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With the dramatic growth of organic food in Australia’s grocery stores, restaurants and kitchens, many people have been wondering about the differences between organic and biodynamic farming. In fact, the similarities far outweigh the differences, but there are a few to take note of.
Most people are now somewhat familiar with organic farming, but they may not have heard of biodynamics. Biodynamic farming is a practice that was first developed by Rudolf Steiner – most famous for his contributions to education that led to Steiner Schools. The main principle of biodynamic farming is that the entire farm exists as a single entity without the need for outside inputs. In other words, where an organic farm may purchase organic seeds or organic feed for livestock, a biodynamic farm must produce everything on the premises.
Principles of organic and biodynamic farming
Organic farming can be defined by a commitment to the principles of health, ecology, fairness and care.
The principle of health refers to the idea that all organic farming should enhance and sustain everything involved in the process, from the soil all the way to the people who consume the food.
The principle of ecology says that the practices of organic farms should work with existent ecological cycles and systems.
The principle of fairness says that organic agriculture should be practiced in ways that are fair to the environment and to the opportunities of those in the farm’s community.
The principle of care says that organic agriculture should always be managed in a responsible manner that protects the health of both people and the environment.
By definition, “Organic agriculture combines tradition, innovation and science to benefit the shared environment and promote fair relationships and a good quality of life for all involved.”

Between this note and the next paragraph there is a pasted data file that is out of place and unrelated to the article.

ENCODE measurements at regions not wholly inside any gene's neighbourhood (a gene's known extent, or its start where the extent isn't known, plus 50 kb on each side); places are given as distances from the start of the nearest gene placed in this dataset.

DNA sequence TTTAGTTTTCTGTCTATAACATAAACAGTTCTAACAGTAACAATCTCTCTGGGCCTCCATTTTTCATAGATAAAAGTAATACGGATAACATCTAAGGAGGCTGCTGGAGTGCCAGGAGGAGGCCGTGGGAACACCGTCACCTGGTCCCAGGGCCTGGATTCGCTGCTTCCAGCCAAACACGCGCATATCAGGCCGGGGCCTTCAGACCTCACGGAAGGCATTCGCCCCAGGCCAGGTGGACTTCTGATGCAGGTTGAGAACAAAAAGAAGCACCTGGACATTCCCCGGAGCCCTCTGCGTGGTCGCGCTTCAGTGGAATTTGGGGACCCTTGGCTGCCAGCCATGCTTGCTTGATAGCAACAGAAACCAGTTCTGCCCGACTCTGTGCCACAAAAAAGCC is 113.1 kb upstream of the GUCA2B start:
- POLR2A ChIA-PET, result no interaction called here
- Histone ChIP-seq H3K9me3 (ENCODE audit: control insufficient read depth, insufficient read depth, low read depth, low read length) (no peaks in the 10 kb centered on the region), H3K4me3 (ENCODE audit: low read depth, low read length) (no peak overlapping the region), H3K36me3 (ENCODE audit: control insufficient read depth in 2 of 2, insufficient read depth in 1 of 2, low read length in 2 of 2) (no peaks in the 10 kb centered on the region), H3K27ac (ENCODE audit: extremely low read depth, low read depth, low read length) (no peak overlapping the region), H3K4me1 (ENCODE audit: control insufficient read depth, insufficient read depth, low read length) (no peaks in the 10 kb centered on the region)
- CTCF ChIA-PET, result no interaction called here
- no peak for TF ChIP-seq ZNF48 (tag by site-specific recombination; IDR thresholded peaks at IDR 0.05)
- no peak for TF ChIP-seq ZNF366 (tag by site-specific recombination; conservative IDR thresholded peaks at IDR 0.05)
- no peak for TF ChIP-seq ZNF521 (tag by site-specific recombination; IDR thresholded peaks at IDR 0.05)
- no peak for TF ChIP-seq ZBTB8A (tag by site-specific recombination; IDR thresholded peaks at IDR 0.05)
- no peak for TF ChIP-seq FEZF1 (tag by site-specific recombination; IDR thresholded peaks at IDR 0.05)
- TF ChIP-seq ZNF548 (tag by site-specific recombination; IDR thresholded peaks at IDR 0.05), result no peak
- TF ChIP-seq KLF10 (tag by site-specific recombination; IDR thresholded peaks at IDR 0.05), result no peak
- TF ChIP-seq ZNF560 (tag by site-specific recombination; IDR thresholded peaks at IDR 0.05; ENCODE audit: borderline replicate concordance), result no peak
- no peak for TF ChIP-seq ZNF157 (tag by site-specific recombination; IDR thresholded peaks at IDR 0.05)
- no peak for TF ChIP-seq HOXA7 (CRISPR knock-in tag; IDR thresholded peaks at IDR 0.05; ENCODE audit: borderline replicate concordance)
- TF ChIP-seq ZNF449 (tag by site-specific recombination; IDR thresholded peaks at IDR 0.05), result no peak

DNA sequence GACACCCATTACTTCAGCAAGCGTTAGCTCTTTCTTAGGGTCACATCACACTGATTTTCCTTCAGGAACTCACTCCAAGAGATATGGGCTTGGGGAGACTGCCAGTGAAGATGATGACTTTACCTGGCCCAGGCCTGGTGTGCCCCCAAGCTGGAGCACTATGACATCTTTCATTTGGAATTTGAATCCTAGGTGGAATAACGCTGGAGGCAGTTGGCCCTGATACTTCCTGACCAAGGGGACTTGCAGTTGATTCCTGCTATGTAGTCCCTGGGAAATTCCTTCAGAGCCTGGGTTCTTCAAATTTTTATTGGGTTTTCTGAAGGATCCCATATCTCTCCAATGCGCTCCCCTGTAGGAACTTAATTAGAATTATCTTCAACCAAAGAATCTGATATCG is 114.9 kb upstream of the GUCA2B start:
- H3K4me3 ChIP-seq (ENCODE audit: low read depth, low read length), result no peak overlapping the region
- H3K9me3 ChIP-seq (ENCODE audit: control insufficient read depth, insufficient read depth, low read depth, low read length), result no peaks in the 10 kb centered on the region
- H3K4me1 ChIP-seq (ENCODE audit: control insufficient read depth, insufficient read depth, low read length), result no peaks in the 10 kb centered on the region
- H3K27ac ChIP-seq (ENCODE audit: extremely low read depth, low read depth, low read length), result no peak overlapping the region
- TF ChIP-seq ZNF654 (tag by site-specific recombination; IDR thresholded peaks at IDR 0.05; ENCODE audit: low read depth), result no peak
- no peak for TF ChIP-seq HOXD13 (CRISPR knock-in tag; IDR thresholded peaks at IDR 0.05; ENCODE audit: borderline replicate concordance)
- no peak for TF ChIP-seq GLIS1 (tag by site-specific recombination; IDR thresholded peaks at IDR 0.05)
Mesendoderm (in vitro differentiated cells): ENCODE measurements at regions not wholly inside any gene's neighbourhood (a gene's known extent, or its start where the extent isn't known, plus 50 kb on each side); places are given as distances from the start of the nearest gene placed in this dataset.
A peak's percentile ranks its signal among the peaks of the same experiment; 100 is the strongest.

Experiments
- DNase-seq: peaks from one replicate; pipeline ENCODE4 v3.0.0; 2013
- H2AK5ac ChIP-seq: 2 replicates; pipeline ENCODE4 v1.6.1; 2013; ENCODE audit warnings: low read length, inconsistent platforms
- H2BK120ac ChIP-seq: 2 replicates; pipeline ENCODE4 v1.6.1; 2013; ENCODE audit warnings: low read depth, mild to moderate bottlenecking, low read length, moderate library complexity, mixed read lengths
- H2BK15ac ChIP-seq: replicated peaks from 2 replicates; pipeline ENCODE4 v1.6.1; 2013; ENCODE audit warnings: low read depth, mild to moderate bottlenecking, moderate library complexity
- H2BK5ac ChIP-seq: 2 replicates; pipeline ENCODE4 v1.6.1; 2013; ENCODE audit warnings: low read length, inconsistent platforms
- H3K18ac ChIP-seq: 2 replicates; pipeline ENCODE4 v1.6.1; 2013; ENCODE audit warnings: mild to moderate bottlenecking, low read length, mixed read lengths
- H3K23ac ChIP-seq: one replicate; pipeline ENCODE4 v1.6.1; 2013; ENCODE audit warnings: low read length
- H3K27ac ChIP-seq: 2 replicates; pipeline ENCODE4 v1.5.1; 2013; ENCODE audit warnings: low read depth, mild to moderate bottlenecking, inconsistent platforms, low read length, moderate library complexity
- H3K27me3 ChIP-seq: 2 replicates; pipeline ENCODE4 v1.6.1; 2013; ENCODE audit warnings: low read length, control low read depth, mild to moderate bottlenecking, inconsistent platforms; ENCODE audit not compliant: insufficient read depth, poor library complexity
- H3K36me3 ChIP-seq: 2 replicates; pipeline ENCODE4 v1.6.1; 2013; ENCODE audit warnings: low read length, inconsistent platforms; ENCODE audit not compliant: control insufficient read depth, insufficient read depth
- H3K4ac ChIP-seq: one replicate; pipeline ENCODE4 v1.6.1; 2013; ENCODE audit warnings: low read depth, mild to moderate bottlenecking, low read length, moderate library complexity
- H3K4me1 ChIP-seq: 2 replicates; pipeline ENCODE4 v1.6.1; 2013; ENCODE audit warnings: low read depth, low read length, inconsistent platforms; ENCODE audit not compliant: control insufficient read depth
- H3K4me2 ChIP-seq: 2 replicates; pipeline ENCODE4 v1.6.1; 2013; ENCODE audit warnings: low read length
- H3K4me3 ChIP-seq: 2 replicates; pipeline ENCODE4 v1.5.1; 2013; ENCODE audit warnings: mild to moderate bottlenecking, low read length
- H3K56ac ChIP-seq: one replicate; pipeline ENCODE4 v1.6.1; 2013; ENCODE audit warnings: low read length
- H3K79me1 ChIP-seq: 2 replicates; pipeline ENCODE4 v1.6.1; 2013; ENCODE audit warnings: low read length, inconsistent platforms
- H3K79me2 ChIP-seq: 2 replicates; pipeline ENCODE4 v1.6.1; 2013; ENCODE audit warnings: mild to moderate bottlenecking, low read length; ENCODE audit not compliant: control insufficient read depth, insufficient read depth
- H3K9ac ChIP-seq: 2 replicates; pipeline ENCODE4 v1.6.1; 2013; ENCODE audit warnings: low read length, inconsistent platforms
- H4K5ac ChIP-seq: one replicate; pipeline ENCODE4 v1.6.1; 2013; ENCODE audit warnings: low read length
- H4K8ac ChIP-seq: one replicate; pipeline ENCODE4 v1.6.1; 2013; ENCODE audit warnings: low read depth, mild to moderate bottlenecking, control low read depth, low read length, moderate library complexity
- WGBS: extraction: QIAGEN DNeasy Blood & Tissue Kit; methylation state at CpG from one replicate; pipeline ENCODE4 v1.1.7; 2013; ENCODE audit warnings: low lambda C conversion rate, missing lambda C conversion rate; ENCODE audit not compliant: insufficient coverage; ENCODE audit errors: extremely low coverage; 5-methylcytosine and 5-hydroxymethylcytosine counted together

While similar, biodynamic farming principles have a greater focus on astrological cycles and the idea of the farm as a single ‘organism’.
A biodynamic farm is conceived as a single entity that can be viewed as an organism in and of itself.
Biodynamic farms should remain as enclosed from their surrounding ecosystems as is possible.
Biodynamic farms are structured around lunar and astrological cycles that are said to affect the biological systems.
Biodynamic farms are built to integrate all the living organisms within the system, including plants, livestock and farmers.
The soil is seen as the central component of all biodynamic farms.
Similarities between organic and biodynamic farms
Both organic and biodynamic farms grow their food without the use of pesticides, herbicides or genetically modified organisms (GMOs). As a result, both practices produce significantly healthier food and produce. At the foundation of both practices is also a respect for ecological processes and the environment; they rely, for example, on natural remedies to combat insects and disease. In the end, both practices are respectful of the environment, the food and the people who consume it.
Which principles of organic or biodynamic farming are most important to you?